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Holman Bros., Millwrights of Canterbury: A history

Davison’s Mill, Stelling Minnis

Davison's Mill, Stelling Minnis
Davison’s Mill, Stelling Minnis . Photo: Syd Simmons

The first recorded windmill at Stelling Minnis appears on a map of 1736, while another of 1769 shows two. It is not known when the first mill was built on the present site, but perhaps it was as early as 1500. There is evidence of at least 3 post mills here.

In 1812, James Goble purchased an open trestle post mill working 2 pairs of stones and with 4 ‘common’ sweeps from John Horton. He apparently sold the mill on reaching the age of about 65 to his eldest son George for £100 in 1839. The third son of James, Thomas, lived at the mill in 1841 along with George and his wife Mary.

The existing mill was built by Thomas Holman for George Goble in 1866, on the site of the former open trestle post mill which was demolished to build the new mill. The mill was built on the 2 metre high mound on which the old post mill rested, the foundations of which are underneath the present mill. Remains of the previous post mill can still to be seen, marks on the ground floor showing where two of the four brick piers were located to support the trestle, and an iron plate beneath one of the internal wooden pillars appears to be part of a mill post bearing. It stands in a rural location on the Minnis on the outskirts of Stelling Minnis village on a foundation of only a few courses of bricks, and as a result is only 43ft high.

The two pairs of stones, one Peak and the other French Burr were driven by mainly iron machinery, including the windshaft, although the brake wheel was of wood. The Peak stones were used for grinding animal foods such as barley for local pig farmers. Additional equipment included a flour sieve and a sack hoist. A hand operated winnowing machine, used to clean debris from the corn before grinding was housed in the adjacent barn.

George Goble died in 1878 when the mill was bought by Henry Davison. From then on it became known as Davison’s mill. The Davisons lived in the large well-built mill house (known as Gordon House) at the top of Mill Lane which had outbuildings including a bakery used for baking bread from flour ground at the mill.

In 1891, Holmans put in a new midling, followed in the early 1900s by new shutters and outer sweeps, cills, undertook splice repairs to the cant posts, and replaced cogs in the spur wheel.

When the mill was in its prime working day and night to cope with the demand, as many as three horse and carts were used for deliveries, including the daily run to Lyminge Railway Station some four miles away, to collect corn and cereals. A miller by the name of Samuel Albert Harskins Harris worked for Mr. Davison in the 1920s. At this time he was reputed to be one of the few Kent people who could dress millstones.

The production of white flour ceased at the mill in 1907, as presumably they could not compete with the new roller mills, both for quantity and price.  Grinding corn, maize and other cereals into animal feed then became its main function, serving many farms in the surrounding area.

By the 1920s, the Minnis, which had been virtually treeless, became neglected with trees and bushes starting to grow up and interfere with the free flow of the wind which is highly detrimental to the operation of a windmill. The sweeps were in a poor condition and would soon need expensive replacement. In addition, the wind did not always blow when the miller needed to grind. For these reasons it was decided to install an engine to provide power to the mill.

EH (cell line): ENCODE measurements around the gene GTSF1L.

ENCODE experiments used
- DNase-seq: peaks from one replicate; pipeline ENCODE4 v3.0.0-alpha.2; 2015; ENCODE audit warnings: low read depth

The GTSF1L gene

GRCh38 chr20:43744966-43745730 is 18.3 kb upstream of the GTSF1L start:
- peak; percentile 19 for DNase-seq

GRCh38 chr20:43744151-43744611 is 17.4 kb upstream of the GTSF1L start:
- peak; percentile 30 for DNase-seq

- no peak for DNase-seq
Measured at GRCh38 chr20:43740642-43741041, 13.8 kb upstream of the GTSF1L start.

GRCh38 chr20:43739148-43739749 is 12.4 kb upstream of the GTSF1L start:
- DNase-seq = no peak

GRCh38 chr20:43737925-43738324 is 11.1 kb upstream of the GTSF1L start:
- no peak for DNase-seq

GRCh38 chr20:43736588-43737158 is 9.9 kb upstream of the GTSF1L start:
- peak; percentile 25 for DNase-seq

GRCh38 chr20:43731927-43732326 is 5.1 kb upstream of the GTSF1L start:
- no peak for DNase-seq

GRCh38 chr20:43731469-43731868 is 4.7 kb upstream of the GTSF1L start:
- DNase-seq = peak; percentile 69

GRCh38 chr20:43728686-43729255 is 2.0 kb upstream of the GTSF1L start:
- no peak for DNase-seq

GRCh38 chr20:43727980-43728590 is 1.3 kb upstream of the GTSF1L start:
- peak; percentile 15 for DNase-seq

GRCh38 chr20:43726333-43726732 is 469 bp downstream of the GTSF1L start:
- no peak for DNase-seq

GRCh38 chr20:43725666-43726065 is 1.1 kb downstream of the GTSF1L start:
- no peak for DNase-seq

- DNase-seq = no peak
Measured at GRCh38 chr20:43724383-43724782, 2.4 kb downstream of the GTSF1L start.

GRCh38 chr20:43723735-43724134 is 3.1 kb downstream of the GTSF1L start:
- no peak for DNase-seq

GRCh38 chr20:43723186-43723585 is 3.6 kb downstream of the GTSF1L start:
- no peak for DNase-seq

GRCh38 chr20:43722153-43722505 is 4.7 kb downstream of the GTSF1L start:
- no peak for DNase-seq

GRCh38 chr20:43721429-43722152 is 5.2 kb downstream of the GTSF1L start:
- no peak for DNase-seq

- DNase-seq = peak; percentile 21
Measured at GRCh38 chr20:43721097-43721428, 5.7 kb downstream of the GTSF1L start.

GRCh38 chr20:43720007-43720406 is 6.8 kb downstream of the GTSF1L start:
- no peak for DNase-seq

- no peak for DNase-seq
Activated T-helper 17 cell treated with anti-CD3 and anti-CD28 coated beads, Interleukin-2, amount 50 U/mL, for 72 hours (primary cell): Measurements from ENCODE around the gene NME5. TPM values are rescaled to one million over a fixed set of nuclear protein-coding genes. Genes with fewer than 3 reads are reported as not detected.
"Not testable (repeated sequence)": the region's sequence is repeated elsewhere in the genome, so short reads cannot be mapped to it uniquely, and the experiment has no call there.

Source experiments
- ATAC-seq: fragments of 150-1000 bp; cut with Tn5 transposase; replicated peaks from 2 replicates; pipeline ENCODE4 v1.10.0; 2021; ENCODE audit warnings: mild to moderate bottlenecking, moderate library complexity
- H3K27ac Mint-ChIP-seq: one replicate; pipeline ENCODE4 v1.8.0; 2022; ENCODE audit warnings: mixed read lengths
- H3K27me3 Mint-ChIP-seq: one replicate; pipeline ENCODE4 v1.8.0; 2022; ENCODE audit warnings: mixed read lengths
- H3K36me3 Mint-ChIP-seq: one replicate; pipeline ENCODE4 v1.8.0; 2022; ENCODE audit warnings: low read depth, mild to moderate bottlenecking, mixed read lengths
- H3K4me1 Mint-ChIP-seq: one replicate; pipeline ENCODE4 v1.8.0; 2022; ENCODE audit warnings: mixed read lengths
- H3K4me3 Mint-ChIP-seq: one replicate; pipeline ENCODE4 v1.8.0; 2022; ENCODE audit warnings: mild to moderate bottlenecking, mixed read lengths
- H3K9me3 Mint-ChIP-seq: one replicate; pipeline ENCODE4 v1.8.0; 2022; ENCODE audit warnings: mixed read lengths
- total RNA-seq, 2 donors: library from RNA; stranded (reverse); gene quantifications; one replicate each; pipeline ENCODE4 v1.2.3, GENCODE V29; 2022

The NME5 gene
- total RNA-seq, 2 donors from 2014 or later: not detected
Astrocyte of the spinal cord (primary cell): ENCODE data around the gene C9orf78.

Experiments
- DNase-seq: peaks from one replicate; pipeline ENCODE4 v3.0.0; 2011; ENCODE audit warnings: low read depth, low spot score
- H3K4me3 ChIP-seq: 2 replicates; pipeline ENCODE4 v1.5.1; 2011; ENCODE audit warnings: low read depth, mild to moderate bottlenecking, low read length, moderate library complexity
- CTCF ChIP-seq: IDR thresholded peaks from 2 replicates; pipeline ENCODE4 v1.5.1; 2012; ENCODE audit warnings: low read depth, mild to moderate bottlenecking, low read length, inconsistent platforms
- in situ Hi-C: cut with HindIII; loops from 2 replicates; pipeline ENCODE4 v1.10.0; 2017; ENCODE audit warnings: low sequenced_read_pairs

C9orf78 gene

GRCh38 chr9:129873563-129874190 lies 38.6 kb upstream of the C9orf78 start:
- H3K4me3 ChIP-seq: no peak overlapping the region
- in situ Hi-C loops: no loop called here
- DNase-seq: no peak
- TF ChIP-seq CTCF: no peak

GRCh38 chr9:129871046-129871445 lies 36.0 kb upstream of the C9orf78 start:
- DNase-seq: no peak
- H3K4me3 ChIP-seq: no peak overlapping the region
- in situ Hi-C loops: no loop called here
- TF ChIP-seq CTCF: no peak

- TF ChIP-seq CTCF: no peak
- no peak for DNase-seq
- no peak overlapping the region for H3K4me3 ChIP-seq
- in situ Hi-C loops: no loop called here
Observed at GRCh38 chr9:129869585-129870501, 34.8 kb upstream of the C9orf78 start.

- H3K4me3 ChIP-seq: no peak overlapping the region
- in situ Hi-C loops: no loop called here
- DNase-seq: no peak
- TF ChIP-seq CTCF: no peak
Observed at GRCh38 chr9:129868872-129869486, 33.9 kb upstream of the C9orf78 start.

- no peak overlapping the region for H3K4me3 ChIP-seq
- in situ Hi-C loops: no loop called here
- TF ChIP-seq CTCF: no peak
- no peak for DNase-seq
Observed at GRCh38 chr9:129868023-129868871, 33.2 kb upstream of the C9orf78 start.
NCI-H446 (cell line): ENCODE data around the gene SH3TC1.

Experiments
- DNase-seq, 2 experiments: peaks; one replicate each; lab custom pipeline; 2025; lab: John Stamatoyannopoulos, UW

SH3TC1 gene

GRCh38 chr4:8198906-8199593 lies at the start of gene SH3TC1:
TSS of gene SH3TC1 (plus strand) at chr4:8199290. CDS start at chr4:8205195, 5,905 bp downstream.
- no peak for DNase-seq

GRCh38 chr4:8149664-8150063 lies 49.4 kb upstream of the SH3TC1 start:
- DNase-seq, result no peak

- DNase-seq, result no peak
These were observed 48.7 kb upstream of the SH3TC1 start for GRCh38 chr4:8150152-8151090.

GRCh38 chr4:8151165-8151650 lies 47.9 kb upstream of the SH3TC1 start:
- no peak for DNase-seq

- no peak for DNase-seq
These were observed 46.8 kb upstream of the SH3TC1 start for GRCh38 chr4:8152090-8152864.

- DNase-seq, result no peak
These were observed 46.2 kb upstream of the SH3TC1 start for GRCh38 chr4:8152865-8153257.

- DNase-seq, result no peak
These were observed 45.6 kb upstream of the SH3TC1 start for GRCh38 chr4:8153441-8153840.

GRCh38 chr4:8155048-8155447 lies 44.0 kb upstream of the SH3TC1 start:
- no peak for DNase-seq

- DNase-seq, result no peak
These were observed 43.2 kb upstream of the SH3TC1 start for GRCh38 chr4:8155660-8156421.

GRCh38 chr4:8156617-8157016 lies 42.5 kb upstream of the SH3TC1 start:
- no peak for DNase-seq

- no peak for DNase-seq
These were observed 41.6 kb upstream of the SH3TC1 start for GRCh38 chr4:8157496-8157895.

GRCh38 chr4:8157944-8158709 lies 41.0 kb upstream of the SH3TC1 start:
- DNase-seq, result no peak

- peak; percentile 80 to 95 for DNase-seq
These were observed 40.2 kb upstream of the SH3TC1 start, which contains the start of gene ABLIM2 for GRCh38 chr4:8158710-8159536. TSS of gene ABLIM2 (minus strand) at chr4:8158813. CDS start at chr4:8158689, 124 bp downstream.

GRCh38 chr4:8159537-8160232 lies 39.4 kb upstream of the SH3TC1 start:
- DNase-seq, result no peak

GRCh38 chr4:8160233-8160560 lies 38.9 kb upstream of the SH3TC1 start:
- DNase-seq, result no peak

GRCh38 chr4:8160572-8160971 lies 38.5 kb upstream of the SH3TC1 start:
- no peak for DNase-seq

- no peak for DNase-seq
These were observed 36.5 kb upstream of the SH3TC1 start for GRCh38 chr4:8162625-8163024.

A 121/2 horse power Ruston & Hornsby ‘Hot Bulb’ paraffin oil engine was installed by Holmans in 1923. An engine house had to be built, and three water cooling tanks had to be installed. The engine required a shaft together with driving wheels to be installed in the mill so that it could drive the spur wheel at first floor level. The driving belt from the engine to the mill was enclosed in a wooden casing. It also involved removing the window from the meal floor. This was probably when the redundant flour sieve was removed, as with the new drive shaft from the engine, access around the meal floor would have been very restrictive. The roof of the engine house would have fouled the sweeps so they had to be shortened. The reefing stage was then raised to allow the sweeps to be reached more easily. With the engine being used, less use was made of the wind and by about 1930 the sweeps needed repair and the fan was missing.

The mill was in need of urgent repairs and would have deteriorated further but for the timely intervention of Hilda Laurie of West Gate House in Canterbury, who also owned a house next to the mill. She enjoyed the sight of the mill from her house there and was saddened to see it deteriorating. Her brother Ronald Macdonald Laurie had died in 1927 and Hilda, in memory of her brother, gave £550 towards the restoration of the mill.

The following is correspondence relating to the restoration:

October 5th 1934

Dear Miss Laurie

I have now had an opportunity of more thoroughly examining the Mill at Stelling Minnis, and enclose specification and estimates of what is required to put it into good working order. The condition of the tower of the mill is rather worse than I anticipated at my first examination, and I find that since the engine house has been built it will be necessary to erect a staging round the mill similar to what it originally had.

I have divided the specification into different parts. That for the sweeps is the price at which we are prepared to supply and fix a set of sweeps.

The other items are approximate only and I do not think the figures will be exceeded.

I have had a talk with Mr. & Mrs. Davison – there seems to be quite a good little business being done and they are looking forward to their son carrying it on when they have to give up, and I do not see why he should not be able to do this, and from what they say they would find it very convenient, and would like to have the sweeps going again, and would be prepared to pay the cost of some of the structural work, but I do not know how much.

Now looking at this from a purely business point of view I would not advise spending so much money simply to make use of the wind power, but you have given me your reasons for wishing to have the sweeps on again, which I appreciate, and I might say that I should like to see this and some more of the windmills at work again,